Berlin exhibition features Vancouver architect Omer Arbel
The Berlin-based Aedes Architecture Forum’s current exhibition features the work of Vancouver architect Omer Arbel.
The exhibition, entitled Omer Arbel – Architectural Experiments in Material and Form focuses on four architectural projects along with a number of architectural objects, presented through a series of drawings, prototypes, videos, large-scale models and sculptures.
The exhibition provides insight into Arbel’s process, in a practice that cultivates a fluid position between the fields of architecture, sculpture, invention and design.
Omer Arbel – Architectural Experiments in Material and Form highlights Arbel’s ongoing dedication to pushing the boundaries of materials, including concrete. In the last 15 years, Omer Arbel has been experimenting with various techniques of pouring concrete – an investigation that often resulted in cutting the material.
At the centre of the exhibition is a large-scale suspended lighting installation, made of blown glass. Named 28, it results from Arbel’s experimental approach. The show also includes five concrete sculptures distributed inside and outside of the Aedes space. The donut-shaped sculptures are cut from fabric-cast concrete forms. Thickness and layers reveal the scars characteristic of the concrete.
The four architecture projects—75, 86, 91, 94—are located in and around Vancouver; one is currently under construction. They are represented through architecture models, documentary films, drawings and prototypes.
Here’s a peek inside the exhibition:
The structural armature for a private residence that is currently being built on the outskirts of Vancouver is composed of a series of concrete forms, which Arbel calls Lily Pads. Instead of pouring concrete into a wooden framework, a geotechnical fabric material is stretched between radially organised plywood ribs. The cavity in the middle is filled with a root of a mature tree.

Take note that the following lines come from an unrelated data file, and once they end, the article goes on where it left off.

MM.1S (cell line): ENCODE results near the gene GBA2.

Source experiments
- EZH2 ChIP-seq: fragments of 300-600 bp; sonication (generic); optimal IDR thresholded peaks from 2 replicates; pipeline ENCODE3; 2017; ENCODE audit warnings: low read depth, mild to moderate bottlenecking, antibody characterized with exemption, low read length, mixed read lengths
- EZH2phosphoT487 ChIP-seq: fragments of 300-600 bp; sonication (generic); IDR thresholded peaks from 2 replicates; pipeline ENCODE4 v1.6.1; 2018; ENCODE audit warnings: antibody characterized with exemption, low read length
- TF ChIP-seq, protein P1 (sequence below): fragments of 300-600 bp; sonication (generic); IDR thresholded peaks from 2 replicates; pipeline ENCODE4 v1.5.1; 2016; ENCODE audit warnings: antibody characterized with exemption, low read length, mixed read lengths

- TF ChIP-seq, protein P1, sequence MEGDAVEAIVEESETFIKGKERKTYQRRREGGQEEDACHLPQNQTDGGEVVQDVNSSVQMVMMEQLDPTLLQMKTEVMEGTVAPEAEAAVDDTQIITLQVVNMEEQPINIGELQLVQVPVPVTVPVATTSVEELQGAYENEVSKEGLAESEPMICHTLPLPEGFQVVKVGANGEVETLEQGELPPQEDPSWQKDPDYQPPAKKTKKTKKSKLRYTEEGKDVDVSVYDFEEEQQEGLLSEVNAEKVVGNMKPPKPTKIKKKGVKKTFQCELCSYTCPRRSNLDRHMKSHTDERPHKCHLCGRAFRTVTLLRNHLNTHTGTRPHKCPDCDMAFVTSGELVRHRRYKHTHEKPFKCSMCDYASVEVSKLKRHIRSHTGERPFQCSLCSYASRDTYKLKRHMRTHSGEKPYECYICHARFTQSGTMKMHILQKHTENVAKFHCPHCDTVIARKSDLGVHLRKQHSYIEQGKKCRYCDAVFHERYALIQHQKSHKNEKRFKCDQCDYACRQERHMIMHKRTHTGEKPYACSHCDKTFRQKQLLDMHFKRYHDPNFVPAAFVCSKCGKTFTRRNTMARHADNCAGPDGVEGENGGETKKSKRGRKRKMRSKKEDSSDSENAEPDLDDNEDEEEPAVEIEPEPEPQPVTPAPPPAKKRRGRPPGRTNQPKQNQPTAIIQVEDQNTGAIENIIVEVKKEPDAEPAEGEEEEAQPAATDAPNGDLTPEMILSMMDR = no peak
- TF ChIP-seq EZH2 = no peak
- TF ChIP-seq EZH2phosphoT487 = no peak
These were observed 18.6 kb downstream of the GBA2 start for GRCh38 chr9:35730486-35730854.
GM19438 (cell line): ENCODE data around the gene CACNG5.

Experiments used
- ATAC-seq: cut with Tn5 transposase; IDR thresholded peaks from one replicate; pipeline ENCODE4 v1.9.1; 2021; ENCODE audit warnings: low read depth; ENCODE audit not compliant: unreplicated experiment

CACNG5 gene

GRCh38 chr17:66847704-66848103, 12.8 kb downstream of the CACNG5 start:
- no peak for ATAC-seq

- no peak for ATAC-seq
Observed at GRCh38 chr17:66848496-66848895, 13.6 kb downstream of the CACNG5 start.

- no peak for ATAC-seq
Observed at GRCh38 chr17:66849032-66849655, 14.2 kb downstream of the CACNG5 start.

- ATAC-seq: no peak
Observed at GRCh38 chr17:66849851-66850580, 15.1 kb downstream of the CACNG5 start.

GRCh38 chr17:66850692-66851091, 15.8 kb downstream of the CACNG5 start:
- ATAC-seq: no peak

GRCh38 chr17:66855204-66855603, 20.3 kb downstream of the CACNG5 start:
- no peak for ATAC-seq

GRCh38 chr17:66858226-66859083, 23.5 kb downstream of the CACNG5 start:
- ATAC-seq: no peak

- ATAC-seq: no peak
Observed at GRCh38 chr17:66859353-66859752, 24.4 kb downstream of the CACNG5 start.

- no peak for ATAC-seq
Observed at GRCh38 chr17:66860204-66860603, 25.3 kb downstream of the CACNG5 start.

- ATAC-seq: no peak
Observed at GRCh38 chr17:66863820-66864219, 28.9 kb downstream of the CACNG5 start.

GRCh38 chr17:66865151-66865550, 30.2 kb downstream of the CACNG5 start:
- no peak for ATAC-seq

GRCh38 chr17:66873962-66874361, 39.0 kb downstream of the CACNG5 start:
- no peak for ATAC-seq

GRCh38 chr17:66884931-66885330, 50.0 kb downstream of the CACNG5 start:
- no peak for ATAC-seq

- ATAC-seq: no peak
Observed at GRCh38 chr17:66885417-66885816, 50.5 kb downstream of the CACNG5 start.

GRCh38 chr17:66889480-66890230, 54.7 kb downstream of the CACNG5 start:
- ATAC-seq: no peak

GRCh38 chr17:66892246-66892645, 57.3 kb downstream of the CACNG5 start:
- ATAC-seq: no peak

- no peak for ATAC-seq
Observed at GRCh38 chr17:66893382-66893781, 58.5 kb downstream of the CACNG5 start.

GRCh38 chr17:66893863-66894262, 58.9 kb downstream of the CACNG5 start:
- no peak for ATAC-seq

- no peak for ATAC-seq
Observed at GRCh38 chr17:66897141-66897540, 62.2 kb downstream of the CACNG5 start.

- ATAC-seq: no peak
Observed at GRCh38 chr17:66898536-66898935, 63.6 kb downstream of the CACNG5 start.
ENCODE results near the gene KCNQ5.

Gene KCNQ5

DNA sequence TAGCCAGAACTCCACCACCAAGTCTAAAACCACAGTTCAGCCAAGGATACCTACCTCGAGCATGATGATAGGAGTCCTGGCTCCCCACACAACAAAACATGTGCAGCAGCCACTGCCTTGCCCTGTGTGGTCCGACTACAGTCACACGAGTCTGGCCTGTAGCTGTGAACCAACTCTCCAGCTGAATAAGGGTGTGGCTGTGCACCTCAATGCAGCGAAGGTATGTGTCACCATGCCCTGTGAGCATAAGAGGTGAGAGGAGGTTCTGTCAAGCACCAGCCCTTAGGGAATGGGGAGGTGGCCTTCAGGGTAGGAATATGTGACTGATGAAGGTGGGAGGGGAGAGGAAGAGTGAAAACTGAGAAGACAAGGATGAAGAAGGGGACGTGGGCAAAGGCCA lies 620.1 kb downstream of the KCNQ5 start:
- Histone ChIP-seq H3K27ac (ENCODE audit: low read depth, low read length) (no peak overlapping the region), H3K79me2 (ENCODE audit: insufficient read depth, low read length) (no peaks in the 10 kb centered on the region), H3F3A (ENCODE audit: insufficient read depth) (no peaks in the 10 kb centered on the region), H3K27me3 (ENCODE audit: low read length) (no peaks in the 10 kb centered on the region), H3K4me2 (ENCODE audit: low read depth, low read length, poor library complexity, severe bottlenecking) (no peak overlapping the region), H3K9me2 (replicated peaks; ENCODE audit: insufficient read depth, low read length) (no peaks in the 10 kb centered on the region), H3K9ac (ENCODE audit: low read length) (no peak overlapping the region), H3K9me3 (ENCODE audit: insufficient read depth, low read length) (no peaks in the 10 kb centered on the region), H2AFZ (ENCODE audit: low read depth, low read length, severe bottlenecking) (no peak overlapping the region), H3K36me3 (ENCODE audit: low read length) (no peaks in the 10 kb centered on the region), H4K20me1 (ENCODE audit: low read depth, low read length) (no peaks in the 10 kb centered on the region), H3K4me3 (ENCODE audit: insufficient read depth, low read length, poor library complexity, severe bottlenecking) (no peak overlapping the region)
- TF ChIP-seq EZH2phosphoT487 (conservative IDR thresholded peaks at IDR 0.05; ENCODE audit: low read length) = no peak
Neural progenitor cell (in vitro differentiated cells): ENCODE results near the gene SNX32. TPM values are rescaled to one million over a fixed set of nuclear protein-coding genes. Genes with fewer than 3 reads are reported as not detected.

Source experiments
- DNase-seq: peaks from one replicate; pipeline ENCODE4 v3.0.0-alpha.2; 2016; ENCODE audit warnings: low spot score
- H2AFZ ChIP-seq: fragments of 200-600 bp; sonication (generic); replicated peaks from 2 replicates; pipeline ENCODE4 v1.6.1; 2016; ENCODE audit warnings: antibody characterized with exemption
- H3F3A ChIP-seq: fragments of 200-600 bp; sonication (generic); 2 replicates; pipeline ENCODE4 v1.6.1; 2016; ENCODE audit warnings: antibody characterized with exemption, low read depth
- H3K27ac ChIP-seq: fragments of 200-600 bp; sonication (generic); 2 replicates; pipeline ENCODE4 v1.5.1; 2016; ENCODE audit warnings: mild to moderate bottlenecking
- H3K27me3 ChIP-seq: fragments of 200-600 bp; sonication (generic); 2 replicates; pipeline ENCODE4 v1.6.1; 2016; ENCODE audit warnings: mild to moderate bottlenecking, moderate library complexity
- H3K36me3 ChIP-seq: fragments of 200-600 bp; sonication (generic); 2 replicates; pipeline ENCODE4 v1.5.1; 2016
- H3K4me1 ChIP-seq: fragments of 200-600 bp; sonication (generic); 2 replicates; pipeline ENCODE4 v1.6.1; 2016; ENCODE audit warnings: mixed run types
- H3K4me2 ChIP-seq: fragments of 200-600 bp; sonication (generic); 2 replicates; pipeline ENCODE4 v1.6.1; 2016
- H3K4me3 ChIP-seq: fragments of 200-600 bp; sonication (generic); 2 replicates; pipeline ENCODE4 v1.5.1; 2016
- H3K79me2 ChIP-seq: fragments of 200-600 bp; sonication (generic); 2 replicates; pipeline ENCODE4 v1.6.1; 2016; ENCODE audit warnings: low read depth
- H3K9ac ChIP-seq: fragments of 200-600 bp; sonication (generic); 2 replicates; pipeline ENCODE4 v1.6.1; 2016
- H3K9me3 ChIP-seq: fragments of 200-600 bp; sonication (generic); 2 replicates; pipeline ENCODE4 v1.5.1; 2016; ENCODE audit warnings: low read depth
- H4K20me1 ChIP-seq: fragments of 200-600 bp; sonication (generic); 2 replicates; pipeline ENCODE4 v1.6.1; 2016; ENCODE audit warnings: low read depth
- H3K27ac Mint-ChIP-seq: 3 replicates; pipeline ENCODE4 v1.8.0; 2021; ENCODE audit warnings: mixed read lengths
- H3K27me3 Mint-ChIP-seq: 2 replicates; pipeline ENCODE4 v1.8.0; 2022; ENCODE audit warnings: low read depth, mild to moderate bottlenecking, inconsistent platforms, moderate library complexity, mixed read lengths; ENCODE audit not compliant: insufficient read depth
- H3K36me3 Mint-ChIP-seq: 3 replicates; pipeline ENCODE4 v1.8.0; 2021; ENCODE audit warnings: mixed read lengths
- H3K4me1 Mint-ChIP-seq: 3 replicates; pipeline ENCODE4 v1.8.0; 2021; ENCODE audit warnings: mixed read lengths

This architectural model shows a five-storey headquarters for the design and manufacturing company Bocci, founded by Arbel. The site abuts an urban park between residential and industrial neighbourhoods in Vancouver. It proposes pouring concrete over formwork composed of haphazardly stacked hay bales wrapped in loose fabric. The resulting interiors include vaulted internal spaces, transitions to exterior balconies, and perforations through conventionally formed, flat building facades.
91 and 94
Both of these architectural projects are set to interact and evolve within the rugged, remote, oceanfront Canadian landscapes in which they are built. 91 consists of a heavily sandblasted cedar bridge between two naturally occurring ridges, spanning over a sunken fern gully; it is anticipated that over the next 100 years, rising sea levels will flood the gully, giving the project an entirely different reading. 94 contrasts the character of underground space with the sudden discovery of being suspended over the edge of a cliff; numerous cedar offcuts are tumbled into amorphous forms and used first as formwork for concrete and secondly as kinetic cladding.
The exhibition is currently open to the public and runs until October 22, 2020.